Dzieciolowski's Russian radio reports

Zygmunt Dzieciolowski has been contributing to Russian radio stations on the Georgian conflict and its consequences. Videographer Jason Maloney, who is on the ground with Dzieciolowski, says that “this is extremely important from the perspective that he's really filling a void here, where there is really no other independent reporting available in the Russian language." Dzieciolowski spoke to the following stations:

The Creeping Caucasus Catastrophe

Russian troops and tanks may have at least partially completed their pull-out from territory seized during its August 8 blitz of this tiny post-Soviet country, but that should be little reason to celebrate, as the real (if creeping) catastrophe has just begun.

Abkhaz Citizens Strive to Shape Sovereign Nation

Special correspondent Kira Kay reports on the political tensions within Georgia's breakaway province Abkhazia. This report was produced in partnership with The Pulitzer Center on Crisis Reporting and The Bureau for International Reporting, and is a co-production with HDNet.

West Finds It Hard to Believe Russia's Version of the Conflict's Origin

Excerpt translated by Elena Kristalinski

US President George Bush considers Russia's actions towards Georgia "absolutely unacceptable". In Bush's opinion, Russia has to act decisively to put an end to the crisis, and repair the damage that was inflicted on Russia's relations with the neighboring countries, European Union and USA. Independent Polish journalist Zigmund Dzincholovsky, who happened to be in Tbilisi during the military standoff, compared how the events in the Caucasus were viewed by the different countries.

Inside Georgia as Russia Attacks

World Report is inside Georgia before and during the Russian onslaught, with exclusive access inside disputed territories. We look beyond the military story, at the roots of this conflict, America's involvement, and whether it might lead to a bigger, more dangerous fight.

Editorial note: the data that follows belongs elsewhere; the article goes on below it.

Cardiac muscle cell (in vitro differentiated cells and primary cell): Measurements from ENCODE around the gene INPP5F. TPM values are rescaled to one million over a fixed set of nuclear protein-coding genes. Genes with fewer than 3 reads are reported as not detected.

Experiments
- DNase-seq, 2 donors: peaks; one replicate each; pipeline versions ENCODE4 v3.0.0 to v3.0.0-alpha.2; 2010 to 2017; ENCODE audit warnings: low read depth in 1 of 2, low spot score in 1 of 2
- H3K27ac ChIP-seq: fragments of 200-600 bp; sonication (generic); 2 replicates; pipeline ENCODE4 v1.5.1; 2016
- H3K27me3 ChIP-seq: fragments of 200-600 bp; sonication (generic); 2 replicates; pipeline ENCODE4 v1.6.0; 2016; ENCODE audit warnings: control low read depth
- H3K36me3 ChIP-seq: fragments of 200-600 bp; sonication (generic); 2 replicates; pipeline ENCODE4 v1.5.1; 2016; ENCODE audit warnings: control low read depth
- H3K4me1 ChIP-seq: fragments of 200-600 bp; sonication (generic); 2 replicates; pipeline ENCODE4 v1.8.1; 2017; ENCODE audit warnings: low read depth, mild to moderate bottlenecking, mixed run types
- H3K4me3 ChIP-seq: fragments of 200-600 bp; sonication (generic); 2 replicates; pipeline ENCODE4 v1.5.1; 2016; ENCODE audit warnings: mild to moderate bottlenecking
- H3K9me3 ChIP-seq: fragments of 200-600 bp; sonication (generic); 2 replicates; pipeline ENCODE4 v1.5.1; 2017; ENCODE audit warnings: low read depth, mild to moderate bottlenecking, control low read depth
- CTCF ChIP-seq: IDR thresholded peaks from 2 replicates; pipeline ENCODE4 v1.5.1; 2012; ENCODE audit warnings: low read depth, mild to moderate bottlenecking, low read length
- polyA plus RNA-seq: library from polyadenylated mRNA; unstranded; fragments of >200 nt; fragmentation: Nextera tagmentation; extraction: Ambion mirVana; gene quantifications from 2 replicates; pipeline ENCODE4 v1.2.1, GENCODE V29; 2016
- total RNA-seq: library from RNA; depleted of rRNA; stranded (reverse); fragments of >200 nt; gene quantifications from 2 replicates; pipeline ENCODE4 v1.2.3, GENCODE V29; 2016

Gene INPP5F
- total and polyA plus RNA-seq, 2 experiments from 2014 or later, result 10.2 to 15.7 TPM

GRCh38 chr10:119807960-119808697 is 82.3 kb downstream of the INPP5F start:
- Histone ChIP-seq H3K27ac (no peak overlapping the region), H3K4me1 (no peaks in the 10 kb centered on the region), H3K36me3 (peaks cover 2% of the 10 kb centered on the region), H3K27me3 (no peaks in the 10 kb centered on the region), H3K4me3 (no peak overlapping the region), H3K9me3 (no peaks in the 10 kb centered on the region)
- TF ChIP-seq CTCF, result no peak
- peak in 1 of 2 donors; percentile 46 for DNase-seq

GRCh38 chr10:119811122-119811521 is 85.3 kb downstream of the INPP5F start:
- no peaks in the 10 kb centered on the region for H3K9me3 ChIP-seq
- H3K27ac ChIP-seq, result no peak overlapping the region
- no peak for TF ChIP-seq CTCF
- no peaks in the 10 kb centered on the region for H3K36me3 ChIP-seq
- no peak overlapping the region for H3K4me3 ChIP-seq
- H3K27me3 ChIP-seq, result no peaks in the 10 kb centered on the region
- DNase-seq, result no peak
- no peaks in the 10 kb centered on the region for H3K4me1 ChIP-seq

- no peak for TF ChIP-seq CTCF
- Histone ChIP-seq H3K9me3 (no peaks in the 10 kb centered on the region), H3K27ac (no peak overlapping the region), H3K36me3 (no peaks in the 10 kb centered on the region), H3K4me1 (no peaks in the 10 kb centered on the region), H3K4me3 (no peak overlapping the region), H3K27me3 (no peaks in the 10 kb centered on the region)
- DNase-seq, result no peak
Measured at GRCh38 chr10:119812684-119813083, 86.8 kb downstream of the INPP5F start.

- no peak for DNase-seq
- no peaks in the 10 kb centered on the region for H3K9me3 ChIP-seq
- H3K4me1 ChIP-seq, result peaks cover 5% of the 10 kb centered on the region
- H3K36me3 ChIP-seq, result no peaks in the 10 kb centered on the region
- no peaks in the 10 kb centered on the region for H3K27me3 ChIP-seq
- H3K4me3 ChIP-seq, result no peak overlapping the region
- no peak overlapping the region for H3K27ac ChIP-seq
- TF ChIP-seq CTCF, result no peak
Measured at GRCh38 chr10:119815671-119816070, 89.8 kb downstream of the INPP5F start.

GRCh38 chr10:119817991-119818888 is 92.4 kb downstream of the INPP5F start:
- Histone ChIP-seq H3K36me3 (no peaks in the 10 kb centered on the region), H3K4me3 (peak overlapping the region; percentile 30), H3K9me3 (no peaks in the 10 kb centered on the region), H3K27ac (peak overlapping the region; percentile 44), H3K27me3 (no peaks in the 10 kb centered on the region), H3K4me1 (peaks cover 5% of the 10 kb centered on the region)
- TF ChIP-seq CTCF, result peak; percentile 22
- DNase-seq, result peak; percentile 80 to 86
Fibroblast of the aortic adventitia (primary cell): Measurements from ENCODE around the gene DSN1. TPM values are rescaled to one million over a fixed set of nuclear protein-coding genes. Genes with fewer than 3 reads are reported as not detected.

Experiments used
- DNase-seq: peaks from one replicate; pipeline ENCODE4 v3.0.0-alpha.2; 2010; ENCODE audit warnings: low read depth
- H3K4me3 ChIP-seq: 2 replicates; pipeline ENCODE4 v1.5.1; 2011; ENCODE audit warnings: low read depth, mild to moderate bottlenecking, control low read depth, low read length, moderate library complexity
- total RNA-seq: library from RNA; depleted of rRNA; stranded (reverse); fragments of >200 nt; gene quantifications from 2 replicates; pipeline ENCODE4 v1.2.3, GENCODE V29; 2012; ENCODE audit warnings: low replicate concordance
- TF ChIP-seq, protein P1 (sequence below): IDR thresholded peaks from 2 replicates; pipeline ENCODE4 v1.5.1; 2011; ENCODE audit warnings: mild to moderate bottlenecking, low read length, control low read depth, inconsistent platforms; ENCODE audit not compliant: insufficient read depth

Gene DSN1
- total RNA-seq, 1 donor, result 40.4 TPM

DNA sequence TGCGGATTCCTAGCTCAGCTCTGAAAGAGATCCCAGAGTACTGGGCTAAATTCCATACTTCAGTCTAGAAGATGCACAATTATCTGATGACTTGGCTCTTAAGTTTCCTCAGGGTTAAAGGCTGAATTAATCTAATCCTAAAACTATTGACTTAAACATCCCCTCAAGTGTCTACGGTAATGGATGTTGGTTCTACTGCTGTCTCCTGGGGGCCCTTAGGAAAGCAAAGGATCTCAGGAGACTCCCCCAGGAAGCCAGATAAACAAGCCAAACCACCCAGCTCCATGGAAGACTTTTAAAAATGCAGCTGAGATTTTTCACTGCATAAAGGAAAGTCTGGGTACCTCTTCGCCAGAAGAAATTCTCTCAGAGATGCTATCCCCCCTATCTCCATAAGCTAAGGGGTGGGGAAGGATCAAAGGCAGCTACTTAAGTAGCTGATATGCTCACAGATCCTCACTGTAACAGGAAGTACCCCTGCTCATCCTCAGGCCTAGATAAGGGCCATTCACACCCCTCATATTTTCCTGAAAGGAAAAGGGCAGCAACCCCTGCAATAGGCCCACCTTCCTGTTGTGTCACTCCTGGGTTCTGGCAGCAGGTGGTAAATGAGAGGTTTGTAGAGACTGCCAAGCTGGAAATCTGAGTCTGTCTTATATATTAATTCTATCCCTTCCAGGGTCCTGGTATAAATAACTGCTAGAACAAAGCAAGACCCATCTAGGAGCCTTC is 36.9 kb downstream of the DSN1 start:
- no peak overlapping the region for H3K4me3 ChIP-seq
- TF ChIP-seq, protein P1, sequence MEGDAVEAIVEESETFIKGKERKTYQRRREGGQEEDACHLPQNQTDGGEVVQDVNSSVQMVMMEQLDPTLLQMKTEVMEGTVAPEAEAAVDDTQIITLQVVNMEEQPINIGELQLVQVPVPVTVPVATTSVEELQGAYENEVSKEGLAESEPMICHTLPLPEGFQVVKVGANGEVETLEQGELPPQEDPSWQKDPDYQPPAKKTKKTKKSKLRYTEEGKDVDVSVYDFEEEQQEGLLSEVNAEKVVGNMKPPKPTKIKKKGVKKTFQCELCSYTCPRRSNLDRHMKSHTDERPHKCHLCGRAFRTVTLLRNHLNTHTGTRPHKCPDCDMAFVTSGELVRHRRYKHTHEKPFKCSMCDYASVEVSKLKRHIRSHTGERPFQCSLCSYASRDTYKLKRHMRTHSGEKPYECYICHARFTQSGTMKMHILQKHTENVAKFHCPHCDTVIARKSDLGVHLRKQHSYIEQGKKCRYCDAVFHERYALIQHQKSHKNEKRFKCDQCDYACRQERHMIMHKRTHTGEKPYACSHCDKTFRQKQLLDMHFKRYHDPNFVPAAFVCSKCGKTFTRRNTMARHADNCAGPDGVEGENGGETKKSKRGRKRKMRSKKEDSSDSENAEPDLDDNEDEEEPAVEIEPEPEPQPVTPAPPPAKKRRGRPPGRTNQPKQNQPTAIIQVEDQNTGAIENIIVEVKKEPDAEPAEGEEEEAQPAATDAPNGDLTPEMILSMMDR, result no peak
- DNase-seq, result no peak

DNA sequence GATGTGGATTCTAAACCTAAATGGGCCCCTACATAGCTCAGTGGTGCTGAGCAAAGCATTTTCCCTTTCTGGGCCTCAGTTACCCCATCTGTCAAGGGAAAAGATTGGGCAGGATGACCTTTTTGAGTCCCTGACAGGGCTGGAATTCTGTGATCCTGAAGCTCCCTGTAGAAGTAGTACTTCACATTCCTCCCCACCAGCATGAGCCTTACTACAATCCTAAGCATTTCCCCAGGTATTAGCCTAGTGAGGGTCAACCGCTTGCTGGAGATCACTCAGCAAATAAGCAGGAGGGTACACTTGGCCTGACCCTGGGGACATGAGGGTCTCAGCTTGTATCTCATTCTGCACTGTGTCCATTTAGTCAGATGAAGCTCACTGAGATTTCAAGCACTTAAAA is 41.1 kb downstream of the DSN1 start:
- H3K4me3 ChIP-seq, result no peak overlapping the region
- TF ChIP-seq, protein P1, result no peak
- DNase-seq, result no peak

Aired August 19, 2008

More information from HDNet.

Georgia, Russia and the march to folly

Thomas Goltz, special to the Pulitzer Center

That Mikhail Saakashvili's Georgia would eventually come into direct conflict with its huge neighbor to the north, the Russian Federation, was long a given.

Clashes in Georgia

Freelance video journalist Jason Maloney, who was filming in Georgia for the Pulitzer Center at the time of the fighting, describes the tensions that preceded the clashes and the impacts on the region. (MP3)

Listen to Jason's dispatch at Newshour.

Georgia: Carjacking in Gori

The last contact I had with the Georgian member of our reporting team, a man named Sergo, had been a text message I received a week ago with the name and number of a reliable taxi driver who would be able to take me out of Georgia and across the border into Armenia. Sergo had been with us in Tbilisi during the first days of fighting, but as the war was intensifying all around us, he'd managed to find a way to get to Batumi, Georgia's coastal resort town, where his wife, mother and mother-in-law were all at a relative's house.

Abkhaz puppets, or not?

The parliament, national security council, ministry of foreign affairs -- all these institutions in the Abkhazian capital of Sukhumi occupy one block of buildings located directly on the Black Sea coast. For Sukhumi, unlike Pitsunda and Gagra, has never been considered only a holiday resort. It was and it is an administrative center, the capital of the region.